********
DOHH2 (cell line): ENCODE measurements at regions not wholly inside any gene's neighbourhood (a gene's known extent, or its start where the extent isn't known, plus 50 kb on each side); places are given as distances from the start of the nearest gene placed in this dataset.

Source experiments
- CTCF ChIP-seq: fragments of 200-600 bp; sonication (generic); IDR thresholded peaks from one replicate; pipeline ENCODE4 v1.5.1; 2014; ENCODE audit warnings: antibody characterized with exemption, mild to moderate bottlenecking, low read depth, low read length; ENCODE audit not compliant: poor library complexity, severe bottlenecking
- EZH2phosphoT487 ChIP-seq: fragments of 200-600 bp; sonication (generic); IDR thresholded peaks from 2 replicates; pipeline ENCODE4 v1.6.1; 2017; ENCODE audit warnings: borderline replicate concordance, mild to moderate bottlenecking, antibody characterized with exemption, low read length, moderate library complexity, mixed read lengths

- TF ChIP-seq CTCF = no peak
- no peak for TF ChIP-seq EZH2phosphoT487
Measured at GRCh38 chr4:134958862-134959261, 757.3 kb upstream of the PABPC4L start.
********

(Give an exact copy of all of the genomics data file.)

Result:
DOHH2 (cell line): ENCODE measurements at regions not wholly inside any gene's neighbourhood (a gene's known extent, or its start where the extent isn't known, plus 50 kb on each side); places are given as distances from the start of the nearest gene placed in this dataset.

Source experiments
- CTCF ChIP-seq: fragments of 200-600 bp; sonication (generic); IDR thresholded peaks from one replicate; pipeline ENCODE4 v1.5.1; 2014; ENCODE audit warnings: antibody characterized with exemption, mild to moderate bottlenecking, low read depth, low read length; ENCODE audit not compliant: poor library complexity, severe bottlenecking
- EZH2phosphoT487 ChIP-seq: fragments of 200-600 bp; sonication (generic); IDR thresholded peaks from 2 replicates; pipeline ENCODE4 v1.6.1; 2017; ENCODE audit warnings: borderline replicate concordance, mild to moderate bottlenecking, antibody characterized with exemption, low read length, moderate library complexity, mixed read lengths

- TF ChIP-seq CTCF = no peak
- no peak for TF ChIP-seq EZH2phosphoT487
Measured at GRCh38 chr4:134958862-134959261, 757.3 kb upstream of the PABPC4L start.